Former N.J. Agent Pleads Guilty to $600,000 Theft

September 3, 2003

New Jersey Attorney General Peter Harvey announced that a former Morris County insurance agent has pleaded guilty to reportedly stealing more than $600,000 from the annuity accounts of seven clients who had entrusted the agent to properly invest the funds for retirement and other long-term goals.

According to Vaughn McKoy, Director, Division of Criminal Justice and Insurance Fraud Prosecutor Greta Gooden Brown, Joseph Binczak, 39, formerly of Morris County and currently residing in Jacksonville, Florida, pled guilty to a charge of second degree theft by deception before Morris County Superior Court Judge Salem Vincent Ahto. Binczak is scheduled to appear before Judge Ahto on Oct. 17 for sentencing.

“The Division of Criminal Justice continues to target insurance fraud and other financial crimes that result in innocent investors losing investment funds that should have been secure and available for their future use,” Criminal Justice Director McKoy said. “Unscrupulous individuals in the insurance or financial industry who endeavor to win the trust of investors only to steal their money and their dream of financial security will be investigated, arrested and prosecuted.”

Gooden Brown note that Binczak, a formerly licensed New Jersey insurance agent, was charged by the Division of Criminal Justice – Office of Insurance Fraud Prosecutor via a State Grand Jury indictment returned on Nov. 8, 2002. The indictment charged Binczak with theft by deception and falsifying records. Binczak was employed from September, 1992 until October, 2000, by the Ukranian National Association (UNA), a non-profit fraternal association located in Parsippany, Morris County. As UNA’s sales manager, Binczak was responsible for maintaining life insurance annuity accounts for UNA members.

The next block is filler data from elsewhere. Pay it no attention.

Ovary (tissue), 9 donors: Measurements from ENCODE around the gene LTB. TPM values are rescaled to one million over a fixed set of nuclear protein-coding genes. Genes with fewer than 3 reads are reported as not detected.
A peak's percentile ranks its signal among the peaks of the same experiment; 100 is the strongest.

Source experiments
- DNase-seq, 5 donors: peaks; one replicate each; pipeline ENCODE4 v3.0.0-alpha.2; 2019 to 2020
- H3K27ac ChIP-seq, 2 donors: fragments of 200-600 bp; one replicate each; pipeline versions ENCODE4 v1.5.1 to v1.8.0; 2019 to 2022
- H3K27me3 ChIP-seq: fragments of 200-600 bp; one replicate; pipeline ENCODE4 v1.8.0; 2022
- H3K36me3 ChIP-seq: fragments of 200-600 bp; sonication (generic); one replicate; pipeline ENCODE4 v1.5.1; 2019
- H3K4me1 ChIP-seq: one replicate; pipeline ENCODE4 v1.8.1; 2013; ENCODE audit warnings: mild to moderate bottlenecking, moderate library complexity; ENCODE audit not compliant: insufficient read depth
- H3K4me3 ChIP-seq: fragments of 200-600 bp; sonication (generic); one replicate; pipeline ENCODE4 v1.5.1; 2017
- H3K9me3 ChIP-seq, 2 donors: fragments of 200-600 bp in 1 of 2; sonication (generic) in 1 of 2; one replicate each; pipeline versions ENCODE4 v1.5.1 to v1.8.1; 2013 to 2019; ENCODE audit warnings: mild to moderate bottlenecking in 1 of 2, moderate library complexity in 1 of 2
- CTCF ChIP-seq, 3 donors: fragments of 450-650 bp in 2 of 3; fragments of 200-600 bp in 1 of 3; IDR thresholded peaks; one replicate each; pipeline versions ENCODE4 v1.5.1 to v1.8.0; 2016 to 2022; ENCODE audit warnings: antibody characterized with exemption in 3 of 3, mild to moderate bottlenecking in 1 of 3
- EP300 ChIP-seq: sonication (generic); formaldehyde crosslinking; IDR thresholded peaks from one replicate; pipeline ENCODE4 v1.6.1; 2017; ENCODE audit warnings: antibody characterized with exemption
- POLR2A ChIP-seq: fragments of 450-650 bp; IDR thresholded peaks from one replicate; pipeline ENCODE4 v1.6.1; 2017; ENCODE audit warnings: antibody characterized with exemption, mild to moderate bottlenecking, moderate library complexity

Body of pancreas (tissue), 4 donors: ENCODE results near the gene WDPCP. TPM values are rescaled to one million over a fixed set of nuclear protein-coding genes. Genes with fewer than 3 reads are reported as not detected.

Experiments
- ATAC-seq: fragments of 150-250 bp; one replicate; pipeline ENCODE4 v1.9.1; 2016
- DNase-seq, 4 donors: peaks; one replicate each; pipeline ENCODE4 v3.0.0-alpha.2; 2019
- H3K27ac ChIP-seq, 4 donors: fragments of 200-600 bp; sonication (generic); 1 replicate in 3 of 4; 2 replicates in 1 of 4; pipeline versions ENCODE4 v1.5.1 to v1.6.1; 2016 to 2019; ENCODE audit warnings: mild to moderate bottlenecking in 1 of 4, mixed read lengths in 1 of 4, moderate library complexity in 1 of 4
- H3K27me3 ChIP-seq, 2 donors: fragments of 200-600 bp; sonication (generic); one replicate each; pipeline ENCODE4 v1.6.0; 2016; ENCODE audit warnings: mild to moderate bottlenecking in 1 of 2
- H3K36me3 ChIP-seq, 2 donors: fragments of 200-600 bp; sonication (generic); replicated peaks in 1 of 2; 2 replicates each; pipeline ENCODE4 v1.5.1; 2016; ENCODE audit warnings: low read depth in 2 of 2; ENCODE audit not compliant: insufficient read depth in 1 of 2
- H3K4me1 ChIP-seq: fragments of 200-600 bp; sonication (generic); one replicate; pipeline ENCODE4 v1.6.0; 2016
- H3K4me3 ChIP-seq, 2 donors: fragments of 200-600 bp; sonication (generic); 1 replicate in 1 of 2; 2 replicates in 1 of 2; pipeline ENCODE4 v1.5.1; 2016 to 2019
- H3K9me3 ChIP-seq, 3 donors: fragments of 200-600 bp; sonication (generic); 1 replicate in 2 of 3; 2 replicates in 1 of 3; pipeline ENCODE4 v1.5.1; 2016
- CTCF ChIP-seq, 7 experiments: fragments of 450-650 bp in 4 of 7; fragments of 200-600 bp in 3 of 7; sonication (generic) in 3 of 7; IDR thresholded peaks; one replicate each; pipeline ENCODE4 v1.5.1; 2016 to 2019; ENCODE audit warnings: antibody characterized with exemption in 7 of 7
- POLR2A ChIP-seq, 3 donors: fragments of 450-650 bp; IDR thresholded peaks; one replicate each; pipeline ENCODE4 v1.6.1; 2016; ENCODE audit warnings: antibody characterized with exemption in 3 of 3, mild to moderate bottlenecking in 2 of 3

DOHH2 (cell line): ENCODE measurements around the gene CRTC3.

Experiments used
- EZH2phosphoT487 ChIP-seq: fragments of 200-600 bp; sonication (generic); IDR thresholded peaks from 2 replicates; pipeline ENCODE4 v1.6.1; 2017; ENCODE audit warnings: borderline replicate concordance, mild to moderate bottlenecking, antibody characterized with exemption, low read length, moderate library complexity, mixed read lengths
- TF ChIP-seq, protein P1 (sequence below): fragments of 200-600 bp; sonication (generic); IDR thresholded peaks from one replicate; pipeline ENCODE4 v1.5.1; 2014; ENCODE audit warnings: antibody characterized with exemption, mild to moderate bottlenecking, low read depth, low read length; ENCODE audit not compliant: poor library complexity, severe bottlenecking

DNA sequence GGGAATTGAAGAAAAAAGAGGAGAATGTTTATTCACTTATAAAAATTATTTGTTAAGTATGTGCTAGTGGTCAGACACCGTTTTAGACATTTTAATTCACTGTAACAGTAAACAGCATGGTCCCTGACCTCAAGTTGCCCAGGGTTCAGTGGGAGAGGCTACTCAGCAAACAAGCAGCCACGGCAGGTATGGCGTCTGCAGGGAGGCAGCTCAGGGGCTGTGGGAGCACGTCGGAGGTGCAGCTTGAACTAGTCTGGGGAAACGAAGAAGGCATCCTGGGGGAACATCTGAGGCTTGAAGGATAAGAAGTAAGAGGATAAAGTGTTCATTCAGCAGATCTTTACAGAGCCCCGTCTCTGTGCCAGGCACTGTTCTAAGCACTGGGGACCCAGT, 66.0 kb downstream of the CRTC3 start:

At the guilty plea hearing, Binczak reportedly admitted that between Nov. 1, 1996 and Nov. 14, 2000, to withdrawing more than $600,000 from the annuity accounts of seven UNA members and depositing the funds in his own bank accounts for his own personal use.

“A person who holds a New Jersey insurance agent license must be held to a very high standard of conduct,” said Brown. “This theft represents a betrayal of that trust and confidence to clients and investors.”

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